The AI Hardness of CAPTCHAs does not imply Robust Network Security

Speaker: Allan Caine

A CAPTCHA is a special kind of AI hard test to prevent bots from logging into computer systems. We define an AI hard test to be a problem which is intractable for a computer to solve as a matter of general consensus of the AI community. On the Internet, CAPTCHAs are typically used to prevent bots from signing up for illegitimate e-mail accounts or to prevent ticket scalping on e-commerce web sites. We have found that a popular and distributed architecture used on the Internet has a flawed protocol. Consequently, the security that the CAPTCHA ought to provide does not work and is ineffective at keeping bots out. This talk discusses the flaw in the distributed architecture's protocol. We propose an improved protocol, which keeps the current architecture intact. We implemented a bot, which is 100% effective at breaking CAPTCHAs that use this flawed protocol. Furthermore, our implementation of our proposed protocol proves that it is not vulnerable to attack. We use two popular web sites, tickets.com and youtube.com, to demonstrate our point.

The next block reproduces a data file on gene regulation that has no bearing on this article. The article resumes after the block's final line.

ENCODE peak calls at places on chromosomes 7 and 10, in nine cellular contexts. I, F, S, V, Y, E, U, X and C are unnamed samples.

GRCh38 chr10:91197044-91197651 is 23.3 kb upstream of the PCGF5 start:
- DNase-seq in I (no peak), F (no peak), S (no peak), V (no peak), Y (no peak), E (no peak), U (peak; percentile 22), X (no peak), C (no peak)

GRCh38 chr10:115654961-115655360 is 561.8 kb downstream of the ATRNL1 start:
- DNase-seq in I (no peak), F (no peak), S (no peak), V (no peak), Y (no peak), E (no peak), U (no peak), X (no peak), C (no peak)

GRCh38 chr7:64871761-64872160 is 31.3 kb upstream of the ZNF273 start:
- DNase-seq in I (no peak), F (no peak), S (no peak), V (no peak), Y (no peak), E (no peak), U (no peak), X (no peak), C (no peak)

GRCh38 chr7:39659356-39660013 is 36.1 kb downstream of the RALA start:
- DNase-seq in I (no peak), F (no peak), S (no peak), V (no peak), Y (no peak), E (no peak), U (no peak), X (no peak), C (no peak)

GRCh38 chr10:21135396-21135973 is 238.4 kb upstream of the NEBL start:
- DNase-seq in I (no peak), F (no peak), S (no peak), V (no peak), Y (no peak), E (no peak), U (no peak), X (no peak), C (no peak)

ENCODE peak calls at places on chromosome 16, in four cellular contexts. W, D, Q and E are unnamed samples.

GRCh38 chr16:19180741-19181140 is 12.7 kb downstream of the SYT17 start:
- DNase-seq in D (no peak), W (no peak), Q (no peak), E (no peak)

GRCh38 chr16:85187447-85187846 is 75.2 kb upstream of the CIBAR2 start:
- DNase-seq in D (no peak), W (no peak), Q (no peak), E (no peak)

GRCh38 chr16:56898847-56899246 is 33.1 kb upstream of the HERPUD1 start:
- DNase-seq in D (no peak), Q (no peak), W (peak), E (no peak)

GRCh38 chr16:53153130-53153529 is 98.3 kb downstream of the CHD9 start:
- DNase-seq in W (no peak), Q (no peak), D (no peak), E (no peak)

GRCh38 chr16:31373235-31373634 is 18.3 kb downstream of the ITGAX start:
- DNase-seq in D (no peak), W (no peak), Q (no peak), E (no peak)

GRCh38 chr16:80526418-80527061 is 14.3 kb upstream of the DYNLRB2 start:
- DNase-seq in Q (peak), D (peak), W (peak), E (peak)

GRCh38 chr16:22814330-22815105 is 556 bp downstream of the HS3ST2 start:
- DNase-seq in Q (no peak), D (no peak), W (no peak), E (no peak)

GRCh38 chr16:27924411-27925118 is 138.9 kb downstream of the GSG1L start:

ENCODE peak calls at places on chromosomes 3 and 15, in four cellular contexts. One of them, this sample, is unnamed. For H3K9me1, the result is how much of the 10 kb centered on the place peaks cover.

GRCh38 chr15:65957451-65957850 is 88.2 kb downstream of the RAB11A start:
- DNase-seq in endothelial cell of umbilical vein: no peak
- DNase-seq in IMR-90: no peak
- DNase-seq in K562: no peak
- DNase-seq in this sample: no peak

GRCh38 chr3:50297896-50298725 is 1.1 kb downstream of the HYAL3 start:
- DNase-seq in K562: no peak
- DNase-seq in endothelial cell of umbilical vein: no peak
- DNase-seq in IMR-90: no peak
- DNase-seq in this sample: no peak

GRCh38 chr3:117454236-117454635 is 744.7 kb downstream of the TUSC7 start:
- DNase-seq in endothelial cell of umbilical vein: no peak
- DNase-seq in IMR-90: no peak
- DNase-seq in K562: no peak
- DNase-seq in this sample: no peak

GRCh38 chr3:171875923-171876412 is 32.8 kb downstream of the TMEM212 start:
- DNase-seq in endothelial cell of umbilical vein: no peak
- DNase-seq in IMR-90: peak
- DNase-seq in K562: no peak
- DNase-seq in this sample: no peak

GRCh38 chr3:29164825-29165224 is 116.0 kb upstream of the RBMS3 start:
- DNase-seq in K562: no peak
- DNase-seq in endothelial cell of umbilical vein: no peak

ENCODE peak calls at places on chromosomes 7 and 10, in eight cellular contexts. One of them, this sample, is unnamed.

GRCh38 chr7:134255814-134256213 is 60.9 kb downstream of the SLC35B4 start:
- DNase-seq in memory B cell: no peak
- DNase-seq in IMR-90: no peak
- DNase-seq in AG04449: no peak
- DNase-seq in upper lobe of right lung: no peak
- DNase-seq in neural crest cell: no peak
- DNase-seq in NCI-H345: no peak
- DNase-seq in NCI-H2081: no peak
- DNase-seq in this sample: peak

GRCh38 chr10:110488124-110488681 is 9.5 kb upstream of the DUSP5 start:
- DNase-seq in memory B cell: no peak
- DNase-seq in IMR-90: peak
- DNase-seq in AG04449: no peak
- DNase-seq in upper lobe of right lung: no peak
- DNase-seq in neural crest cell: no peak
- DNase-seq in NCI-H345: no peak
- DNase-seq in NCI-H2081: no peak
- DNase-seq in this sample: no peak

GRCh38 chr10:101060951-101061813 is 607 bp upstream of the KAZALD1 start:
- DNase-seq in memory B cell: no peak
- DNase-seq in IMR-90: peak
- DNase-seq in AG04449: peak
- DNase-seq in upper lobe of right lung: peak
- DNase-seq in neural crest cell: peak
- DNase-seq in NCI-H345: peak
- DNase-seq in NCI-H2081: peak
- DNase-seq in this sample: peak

This is Joint work with Urs Hengartner.